Midweek in October at a ski area feels a little like Adult Swim at the local pool. I saw just two kids all afternoon. Maybe they were home schooled? Or maybe they were playing hooky, too. (I, for one, was playing hooky from work.) Not that I don’t love kids. I have three of them. But it was a decidedly different vibe. Like we were all sneaking in a ski day when we should have been at the grocery store buying candy corn and fake cobwebs to decorate our front decks. The day had a touch of the illicit.

    It wasn’t blower powder and it wasn’t chalky January snow on a steep high alpine cirque. But it was carving turns in snow—in October. And that’s one for the bucket list.

    When I got home, I told my kids I’d gone skiing. It was a giddy confession. They were mad. Envious. “You did not!”

    Yes, I did.

    Photo courtesy of Helen Olsson.

    Photo courtesy of Helen Olsson. Photo courtesy of Helen Olsson.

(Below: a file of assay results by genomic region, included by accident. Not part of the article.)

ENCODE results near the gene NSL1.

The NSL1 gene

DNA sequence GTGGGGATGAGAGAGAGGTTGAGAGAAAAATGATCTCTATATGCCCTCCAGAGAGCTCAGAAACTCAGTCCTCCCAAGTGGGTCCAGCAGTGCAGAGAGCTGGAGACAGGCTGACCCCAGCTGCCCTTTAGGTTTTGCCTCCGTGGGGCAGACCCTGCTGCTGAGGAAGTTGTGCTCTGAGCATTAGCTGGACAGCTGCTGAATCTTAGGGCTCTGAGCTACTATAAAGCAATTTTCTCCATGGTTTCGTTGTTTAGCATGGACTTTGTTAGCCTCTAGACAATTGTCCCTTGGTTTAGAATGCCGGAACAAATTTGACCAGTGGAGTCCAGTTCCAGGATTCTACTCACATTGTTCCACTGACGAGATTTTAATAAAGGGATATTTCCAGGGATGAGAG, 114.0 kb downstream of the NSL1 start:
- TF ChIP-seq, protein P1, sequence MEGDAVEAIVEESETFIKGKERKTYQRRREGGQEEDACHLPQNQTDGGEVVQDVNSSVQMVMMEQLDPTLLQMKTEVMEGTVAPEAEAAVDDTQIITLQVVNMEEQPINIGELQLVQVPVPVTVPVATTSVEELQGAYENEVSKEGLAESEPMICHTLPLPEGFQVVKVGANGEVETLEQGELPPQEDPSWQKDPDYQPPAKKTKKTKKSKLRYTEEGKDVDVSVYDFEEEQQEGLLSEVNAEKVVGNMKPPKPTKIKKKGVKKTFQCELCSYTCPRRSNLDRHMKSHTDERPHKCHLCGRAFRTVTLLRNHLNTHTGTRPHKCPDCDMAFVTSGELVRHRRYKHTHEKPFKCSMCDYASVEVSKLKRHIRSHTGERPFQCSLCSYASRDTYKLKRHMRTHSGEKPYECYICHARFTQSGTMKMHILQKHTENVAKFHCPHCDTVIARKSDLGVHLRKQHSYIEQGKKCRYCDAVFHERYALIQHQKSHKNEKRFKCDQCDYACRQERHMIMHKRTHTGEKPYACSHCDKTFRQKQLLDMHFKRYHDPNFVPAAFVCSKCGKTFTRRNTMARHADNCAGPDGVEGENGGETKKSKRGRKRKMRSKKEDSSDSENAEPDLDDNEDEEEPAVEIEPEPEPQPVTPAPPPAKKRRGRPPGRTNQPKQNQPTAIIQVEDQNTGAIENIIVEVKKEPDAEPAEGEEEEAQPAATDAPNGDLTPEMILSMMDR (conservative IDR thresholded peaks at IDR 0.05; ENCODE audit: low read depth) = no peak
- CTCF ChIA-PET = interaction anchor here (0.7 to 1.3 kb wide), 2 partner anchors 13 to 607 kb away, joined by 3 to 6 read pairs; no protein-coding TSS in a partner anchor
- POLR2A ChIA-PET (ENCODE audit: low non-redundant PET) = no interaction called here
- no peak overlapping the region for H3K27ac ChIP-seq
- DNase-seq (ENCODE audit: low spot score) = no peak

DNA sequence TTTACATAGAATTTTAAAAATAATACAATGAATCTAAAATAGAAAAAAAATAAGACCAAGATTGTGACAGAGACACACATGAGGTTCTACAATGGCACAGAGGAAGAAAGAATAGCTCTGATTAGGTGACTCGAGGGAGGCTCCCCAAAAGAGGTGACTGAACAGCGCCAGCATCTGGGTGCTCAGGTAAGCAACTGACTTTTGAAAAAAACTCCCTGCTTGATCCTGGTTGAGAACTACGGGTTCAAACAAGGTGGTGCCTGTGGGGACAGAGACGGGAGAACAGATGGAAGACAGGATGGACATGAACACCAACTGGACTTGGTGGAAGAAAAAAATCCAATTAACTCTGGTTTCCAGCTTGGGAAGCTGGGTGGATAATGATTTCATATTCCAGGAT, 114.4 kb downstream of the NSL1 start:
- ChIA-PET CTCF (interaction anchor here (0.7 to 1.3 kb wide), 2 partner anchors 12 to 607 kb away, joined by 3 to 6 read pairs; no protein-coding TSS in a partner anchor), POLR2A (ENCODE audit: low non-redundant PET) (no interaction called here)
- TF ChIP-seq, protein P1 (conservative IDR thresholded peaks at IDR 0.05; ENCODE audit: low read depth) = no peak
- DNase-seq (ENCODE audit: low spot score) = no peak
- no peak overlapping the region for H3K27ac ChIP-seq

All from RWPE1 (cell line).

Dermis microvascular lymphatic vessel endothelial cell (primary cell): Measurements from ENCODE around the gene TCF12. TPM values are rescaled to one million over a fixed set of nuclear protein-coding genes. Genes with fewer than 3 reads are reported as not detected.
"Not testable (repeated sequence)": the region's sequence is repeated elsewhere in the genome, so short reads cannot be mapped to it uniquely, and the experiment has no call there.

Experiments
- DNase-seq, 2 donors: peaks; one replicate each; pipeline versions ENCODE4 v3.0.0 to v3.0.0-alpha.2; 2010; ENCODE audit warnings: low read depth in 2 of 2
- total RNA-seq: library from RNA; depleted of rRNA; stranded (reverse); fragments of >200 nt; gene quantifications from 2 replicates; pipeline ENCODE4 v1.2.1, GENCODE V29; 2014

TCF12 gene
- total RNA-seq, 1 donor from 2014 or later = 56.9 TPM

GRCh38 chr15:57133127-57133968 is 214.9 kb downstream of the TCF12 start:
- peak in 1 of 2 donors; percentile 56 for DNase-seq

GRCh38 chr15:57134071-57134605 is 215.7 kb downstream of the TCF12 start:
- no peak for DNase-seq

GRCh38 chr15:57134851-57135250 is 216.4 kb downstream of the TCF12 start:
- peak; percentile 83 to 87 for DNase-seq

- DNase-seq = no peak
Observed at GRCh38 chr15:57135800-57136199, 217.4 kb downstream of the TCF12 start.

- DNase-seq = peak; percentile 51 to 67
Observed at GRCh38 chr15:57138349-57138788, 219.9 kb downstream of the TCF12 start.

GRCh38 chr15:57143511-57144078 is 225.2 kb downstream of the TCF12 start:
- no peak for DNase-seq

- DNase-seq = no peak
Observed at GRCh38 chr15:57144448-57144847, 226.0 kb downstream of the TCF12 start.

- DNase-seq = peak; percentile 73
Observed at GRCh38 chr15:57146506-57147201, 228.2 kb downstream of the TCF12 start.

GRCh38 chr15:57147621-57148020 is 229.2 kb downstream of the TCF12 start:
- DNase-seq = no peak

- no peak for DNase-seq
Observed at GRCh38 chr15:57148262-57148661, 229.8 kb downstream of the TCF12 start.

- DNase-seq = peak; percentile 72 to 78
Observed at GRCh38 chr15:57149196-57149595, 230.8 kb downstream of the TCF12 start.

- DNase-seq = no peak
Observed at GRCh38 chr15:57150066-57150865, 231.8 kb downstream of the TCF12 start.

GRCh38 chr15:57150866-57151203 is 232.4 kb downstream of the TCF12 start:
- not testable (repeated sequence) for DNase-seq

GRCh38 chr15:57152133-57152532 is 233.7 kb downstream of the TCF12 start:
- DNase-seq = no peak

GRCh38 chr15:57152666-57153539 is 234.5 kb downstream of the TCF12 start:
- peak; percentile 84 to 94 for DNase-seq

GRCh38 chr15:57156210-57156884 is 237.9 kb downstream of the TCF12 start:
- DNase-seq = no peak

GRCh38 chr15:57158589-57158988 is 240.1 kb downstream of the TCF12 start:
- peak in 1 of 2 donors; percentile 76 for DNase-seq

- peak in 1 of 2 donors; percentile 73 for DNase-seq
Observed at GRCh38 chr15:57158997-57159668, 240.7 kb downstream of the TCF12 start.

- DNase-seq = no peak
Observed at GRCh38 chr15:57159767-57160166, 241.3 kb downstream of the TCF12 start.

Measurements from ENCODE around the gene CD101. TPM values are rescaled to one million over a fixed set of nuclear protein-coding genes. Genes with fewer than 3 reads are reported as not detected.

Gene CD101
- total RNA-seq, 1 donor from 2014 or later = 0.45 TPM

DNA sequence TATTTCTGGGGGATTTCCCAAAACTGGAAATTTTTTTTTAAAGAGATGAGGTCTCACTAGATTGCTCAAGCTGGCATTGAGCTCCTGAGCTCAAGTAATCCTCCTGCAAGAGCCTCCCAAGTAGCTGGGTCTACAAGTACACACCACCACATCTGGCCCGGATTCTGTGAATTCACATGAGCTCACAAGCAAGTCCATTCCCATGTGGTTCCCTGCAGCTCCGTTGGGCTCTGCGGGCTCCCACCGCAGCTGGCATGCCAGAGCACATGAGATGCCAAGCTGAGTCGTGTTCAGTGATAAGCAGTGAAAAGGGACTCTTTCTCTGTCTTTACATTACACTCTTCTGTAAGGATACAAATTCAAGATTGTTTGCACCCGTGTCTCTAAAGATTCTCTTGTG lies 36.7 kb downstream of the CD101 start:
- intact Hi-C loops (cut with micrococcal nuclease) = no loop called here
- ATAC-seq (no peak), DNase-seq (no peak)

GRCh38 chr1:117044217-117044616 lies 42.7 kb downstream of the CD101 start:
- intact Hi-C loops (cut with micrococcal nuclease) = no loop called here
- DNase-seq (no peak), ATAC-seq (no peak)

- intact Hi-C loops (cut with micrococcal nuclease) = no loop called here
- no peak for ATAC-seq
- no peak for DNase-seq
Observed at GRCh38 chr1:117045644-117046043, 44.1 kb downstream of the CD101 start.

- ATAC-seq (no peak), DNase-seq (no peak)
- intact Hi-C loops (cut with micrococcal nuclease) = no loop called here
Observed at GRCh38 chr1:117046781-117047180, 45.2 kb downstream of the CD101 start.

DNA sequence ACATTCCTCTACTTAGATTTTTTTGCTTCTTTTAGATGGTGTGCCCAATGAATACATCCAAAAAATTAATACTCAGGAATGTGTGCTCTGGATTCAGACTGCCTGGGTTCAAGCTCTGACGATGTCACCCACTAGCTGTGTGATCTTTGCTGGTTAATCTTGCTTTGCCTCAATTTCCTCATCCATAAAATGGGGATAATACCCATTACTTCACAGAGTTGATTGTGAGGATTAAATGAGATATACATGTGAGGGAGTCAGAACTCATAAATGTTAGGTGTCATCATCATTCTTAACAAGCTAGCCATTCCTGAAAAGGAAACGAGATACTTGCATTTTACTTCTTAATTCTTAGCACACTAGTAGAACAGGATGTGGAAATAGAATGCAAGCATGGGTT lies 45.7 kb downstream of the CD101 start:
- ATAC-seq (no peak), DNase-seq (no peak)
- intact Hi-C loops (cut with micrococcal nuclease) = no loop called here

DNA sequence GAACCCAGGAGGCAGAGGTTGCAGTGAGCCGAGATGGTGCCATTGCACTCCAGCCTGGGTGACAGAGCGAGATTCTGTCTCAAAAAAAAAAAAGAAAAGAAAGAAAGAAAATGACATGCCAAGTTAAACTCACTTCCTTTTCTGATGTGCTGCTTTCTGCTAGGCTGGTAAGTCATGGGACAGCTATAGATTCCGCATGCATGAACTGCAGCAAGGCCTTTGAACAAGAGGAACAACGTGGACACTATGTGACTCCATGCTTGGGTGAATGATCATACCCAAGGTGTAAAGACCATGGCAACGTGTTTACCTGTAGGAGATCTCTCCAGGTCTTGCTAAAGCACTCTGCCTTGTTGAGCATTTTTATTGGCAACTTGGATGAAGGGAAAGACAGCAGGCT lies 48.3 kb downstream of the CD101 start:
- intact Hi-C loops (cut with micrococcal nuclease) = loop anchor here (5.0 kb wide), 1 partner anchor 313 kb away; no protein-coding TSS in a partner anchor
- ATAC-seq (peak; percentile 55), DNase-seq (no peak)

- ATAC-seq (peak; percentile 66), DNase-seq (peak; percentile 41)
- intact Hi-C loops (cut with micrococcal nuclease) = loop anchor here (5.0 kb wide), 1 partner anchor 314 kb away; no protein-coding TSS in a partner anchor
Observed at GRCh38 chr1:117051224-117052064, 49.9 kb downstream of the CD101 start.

Tips for Early Season Skiing

    • Go midweek if you can. You’ll have more room to wiggle (or wedel, as they say in Austria).
    • Don’t bring out your brand-new boards. Coverage is usually good, but it’s not unheard of to encounter a rock or two. If you have rock skis or an old snowboard, this is the time to use them.
    • Tune up those rock skis. Early season snow is primarily man-made, which can get a little slick in spots.
    • Wear thin socks. After wearing flip-flops all summer, your feet may feel a little pinched in ski boots. Don’t worry, you’ll get used to it by December.
    • Enjoy the gorgeous fall weather and have fun!

    The post October Turns at Arapahoe Basin appeared first on Colorado Ski Country USA Blog.

October 26, 2017

  • Screen Shot 2017-10-26 at 1.20.05 PMScreen Shot 2017-10-26 at 1.20.05 PM

    By R. Scott Rappold

    It’s that time of year. There’s a chill in the air, snow on the highest peaks and winter is so close you can almost touch it.